December 13, 304
Tradition tells us that Saint Lucy was born of noble, wealthy, Christian parents in Syracuse, Italy. Lucy had few memories of her father, for he died when Lucy was an infant. As a young girl, Lucy took a secret vow to consecrate her virginity to Christ. Thus her mother was quite dismayed when Lucy, as a teen, refused marriage to a young pagan. When Lucy’s mother developed a hemorrhage, Lucy persuaded her to visit the tomb of St. Agatha to pray for healing. When her mother was healed, Lucy revealed her vow of virginity and asked permission to bestow her fortune on the poor. Joyful at her cure, Lucy’s mother agreed, but Lucy’s pagan suitor was incensed. With the persecution of the emperor Diocletian at its height, the jilted young man accused Lucy, before a judge, of being a Christian. When Lucy refused to relinquish her faith, the judge ordered her to a brothel. However, guards who attempted to drag her to the house of sin were unable to budge her. Similarly an attempt to burn Lucy to death failed so she was dispatched by thrusting a sword into her throat. The date of Lucy’s martyrdom was December 13, 304.
According to the Julian calendar, December 13th was the shortest day of the year. The change to the Gregorian calendar altered the date to December 21st, but did not change Lucy’s feast day celebration, and she is forever associated with lengthening days and more sunlight.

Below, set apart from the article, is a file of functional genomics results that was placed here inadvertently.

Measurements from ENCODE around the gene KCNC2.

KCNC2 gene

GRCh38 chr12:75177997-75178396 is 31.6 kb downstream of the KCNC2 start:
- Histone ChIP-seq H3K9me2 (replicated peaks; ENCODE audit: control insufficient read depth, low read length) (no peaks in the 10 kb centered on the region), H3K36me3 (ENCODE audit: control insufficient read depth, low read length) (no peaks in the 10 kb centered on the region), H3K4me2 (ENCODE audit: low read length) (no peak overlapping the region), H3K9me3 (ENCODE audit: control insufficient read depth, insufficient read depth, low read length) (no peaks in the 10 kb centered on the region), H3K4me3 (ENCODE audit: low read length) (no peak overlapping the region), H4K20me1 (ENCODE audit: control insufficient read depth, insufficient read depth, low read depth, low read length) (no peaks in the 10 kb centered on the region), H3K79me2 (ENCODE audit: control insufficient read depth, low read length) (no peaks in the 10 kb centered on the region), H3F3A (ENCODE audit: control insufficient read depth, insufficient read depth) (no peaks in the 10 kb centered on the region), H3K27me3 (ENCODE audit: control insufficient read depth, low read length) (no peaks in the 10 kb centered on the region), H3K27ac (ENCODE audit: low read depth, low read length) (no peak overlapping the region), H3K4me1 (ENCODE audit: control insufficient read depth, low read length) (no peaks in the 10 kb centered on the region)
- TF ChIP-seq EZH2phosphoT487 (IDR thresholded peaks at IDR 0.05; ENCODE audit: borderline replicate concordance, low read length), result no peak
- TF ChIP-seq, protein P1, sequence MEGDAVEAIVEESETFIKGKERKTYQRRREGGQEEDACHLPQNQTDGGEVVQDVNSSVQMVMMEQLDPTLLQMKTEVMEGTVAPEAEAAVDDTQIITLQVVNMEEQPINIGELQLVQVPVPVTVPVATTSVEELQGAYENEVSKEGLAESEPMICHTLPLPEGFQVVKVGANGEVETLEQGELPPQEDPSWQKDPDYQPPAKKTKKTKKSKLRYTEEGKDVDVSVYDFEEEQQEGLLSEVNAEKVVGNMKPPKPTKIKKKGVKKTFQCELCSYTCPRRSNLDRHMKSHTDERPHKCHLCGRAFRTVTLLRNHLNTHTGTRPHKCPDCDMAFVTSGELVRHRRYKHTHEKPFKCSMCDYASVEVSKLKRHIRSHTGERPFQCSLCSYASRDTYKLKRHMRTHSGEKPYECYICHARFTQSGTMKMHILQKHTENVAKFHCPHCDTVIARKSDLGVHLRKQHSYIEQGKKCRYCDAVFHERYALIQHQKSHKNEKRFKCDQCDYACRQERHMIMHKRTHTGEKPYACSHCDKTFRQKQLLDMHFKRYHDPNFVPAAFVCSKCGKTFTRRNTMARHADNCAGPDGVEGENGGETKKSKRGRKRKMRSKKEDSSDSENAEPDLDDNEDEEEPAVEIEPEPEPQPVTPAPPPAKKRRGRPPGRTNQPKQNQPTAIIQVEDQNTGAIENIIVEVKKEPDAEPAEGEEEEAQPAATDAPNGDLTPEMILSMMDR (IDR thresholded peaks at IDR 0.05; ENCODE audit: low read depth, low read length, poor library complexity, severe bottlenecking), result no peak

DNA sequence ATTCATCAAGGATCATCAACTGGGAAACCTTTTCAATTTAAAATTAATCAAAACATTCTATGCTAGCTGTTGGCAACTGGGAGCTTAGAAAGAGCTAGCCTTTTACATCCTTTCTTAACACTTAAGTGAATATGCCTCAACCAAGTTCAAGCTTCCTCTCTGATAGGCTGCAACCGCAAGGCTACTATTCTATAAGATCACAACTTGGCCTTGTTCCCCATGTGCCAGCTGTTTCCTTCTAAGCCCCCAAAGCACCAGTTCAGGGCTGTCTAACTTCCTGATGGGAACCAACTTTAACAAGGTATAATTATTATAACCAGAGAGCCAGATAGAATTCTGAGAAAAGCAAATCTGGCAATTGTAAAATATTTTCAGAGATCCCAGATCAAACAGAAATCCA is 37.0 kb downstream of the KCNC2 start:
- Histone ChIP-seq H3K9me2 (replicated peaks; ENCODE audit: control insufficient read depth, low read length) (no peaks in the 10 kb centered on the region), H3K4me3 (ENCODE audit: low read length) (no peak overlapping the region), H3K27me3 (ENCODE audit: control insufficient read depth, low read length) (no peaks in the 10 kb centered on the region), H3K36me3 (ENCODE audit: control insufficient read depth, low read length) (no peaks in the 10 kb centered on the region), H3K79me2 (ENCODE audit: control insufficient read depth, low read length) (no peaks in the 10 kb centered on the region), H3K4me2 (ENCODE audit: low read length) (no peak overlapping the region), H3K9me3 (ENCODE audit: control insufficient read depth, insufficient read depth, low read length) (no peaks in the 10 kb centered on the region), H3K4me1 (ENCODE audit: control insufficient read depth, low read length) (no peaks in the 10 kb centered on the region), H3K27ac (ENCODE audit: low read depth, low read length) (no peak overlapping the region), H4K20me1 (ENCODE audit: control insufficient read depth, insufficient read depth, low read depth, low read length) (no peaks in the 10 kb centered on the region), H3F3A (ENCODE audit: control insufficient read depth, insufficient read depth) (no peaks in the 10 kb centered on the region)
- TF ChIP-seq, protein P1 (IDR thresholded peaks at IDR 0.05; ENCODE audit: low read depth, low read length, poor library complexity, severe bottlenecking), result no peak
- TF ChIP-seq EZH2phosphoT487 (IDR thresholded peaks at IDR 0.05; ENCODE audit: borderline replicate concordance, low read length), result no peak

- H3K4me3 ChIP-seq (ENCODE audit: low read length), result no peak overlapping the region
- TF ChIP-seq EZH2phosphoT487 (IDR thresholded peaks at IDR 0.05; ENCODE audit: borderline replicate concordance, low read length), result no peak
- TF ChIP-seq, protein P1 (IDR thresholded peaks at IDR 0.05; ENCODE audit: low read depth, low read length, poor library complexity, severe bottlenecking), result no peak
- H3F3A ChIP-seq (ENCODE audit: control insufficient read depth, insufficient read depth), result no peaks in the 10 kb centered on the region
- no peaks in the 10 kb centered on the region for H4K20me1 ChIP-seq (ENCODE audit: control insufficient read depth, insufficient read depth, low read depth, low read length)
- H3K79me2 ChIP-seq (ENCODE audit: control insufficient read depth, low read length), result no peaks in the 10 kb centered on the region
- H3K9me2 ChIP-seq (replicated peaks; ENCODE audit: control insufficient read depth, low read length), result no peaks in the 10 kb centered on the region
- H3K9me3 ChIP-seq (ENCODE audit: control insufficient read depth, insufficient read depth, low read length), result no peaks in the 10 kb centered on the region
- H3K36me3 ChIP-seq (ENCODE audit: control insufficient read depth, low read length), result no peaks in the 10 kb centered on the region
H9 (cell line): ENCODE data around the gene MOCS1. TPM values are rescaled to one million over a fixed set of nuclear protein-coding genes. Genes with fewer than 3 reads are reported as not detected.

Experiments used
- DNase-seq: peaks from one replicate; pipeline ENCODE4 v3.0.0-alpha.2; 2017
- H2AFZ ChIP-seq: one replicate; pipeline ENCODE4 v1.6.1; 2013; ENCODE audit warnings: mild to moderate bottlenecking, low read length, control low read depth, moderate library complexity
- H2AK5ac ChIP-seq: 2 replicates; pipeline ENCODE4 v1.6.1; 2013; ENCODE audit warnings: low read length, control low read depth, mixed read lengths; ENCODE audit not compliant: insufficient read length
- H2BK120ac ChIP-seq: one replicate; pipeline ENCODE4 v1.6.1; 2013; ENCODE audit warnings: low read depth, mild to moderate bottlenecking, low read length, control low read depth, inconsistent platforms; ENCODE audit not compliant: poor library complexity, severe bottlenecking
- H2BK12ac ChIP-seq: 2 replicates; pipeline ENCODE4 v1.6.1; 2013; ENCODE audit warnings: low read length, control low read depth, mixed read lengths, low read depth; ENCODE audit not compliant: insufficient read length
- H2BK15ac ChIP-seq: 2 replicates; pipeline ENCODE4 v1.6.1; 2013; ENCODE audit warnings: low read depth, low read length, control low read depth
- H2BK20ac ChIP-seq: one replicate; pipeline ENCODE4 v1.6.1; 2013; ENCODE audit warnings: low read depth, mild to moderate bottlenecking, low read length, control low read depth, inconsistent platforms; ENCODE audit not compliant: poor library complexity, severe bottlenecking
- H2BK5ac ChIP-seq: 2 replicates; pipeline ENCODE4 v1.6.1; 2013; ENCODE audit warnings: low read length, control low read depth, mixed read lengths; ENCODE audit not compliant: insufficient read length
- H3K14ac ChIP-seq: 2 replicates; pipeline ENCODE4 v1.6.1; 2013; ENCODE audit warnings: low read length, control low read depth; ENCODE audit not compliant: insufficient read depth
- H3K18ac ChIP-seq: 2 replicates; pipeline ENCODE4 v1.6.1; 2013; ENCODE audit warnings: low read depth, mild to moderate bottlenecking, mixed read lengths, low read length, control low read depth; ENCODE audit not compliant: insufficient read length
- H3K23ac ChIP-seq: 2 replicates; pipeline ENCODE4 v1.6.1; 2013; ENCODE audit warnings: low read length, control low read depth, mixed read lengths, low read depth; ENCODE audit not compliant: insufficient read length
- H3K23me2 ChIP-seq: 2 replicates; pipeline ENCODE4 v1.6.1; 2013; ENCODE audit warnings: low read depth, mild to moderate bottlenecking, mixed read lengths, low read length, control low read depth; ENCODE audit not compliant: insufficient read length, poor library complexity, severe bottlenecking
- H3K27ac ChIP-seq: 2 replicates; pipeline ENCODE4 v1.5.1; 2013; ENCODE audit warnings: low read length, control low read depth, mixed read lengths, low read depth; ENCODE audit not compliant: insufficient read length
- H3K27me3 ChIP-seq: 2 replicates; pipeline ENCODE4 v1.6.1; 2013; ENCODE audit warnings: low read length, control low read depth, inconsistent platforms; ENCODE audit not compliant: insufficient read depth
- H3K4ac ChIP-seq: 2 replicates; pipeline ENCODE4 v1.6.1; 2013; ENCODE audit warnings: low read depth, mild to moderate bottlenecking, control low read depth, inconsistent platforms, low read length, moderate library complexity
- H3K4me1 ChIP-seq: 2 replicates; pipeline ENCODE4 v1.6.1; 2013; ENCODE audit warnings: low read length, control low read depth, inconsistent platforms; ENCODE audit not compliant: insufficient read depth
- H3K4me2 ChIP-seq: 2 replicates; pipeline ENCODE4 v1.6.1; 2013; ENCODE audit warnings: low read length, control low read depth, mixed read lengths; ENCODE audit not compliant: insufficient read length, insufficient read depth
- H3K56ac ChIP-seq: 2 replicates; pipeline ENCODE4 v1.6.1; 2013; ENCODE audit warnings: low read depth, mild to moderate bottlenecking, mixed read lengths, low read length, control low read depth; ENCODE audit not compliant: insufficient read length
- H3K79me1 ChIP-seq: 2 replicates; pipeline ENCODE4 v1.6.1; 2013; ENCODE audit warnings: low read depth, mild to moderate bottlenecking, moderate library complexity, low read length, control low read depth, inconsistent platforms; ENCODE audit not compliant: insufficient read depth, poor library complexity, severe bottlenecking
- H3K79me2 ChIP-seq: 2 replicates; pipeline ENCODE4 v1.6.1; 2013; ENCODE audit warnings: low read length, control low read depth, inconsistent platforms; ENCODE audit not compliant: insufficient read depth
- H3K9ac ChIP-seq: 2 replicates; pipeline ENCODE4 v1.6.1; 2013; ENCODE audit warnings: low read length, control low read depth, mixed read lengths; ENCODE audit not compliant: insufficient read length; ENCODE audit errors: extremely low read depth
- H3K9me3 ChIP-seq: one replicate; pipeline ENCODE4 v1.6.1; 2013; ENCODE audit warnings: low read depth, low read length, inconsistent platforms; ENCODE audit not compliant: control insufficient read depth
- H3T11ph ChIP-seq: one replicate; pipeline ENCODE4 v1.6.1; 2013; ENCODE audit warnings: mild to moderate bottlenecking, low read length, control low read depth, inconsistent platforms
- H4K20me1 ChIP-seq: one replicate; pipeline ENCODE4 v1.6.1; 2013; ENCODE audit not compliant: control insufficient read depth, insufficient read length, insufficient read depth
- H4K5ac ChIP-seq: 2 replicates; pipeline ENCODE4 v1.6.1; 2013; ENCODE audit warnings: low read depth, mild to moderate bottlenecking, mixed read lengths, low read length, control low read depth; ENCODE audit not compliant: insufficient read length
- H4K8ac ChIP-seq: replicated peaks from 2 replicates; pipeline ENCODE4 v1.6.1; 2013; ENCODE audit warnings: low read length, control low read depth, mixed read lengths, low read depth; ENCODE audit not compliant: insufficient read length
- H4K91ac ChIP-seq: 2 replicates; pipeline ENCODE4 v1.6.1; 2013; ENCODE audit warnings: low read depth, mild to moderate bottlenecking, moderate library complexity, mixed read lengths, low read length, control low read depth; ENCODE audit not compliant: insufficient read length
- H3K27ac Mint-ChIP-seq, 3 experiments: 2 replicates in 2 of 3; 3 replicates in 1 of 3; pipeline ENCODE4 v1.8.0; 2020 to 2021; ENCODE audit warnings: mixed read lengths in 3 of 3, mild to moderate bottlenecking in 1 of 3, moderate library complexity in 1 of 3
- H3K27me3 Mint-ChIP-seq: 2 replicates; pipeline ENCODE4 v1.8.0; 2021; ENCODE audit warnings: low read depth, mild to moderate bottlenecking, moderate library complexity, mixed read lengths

As early as the sixth century, Lucy was honored in Rome as one of the most praiseworthy virgin martyrs, and her name was inserted into the canon of the Mass. Possibly because of her name, which means “light,” Lucy was invoked by those who suffered from eye trouble or blindness. Due to this connection, various legends arose. One legend claimed that her eyes were put out by a tyrannical government official or by her jilted boyfriend. Another declared that Lucy tore them out herself to discourage her pagan suitor. In every story, however, the Lord restored her eyes to her, more beautiful than ever.
• against blindness, dysentery, epidemics, eye disease, hemorrhages
• authors, writers
• blind people
• eye problems
• sore eyes
• sore throats, throat infections
• stained glass workers
• Syracuse, Sicily, Italy
PRAYER TO SAINT LUCY
Saint Lucy, your beautiful name signifies light. By the light of faith which God bestowed upon you, increase and preserve this light in my soul so that I may avoid evil, be zealous in the performance of good works, and abhor nothing so much as the blindness and the darkness of evil and of sin.
By your intercession with God, obtain for me perfect vision for my bodily eyes and the grace to use them for God’s greater honor and glory and the salvation of all men.
Saint Lucy, virgin and martyr, hear my prayers and obtain my petitions. Amen.
Printable of St. Lucy
I made in 2008, for my daughter Lucy’s 2nd birthday)
PICTURE STORY OF SAINT LUCY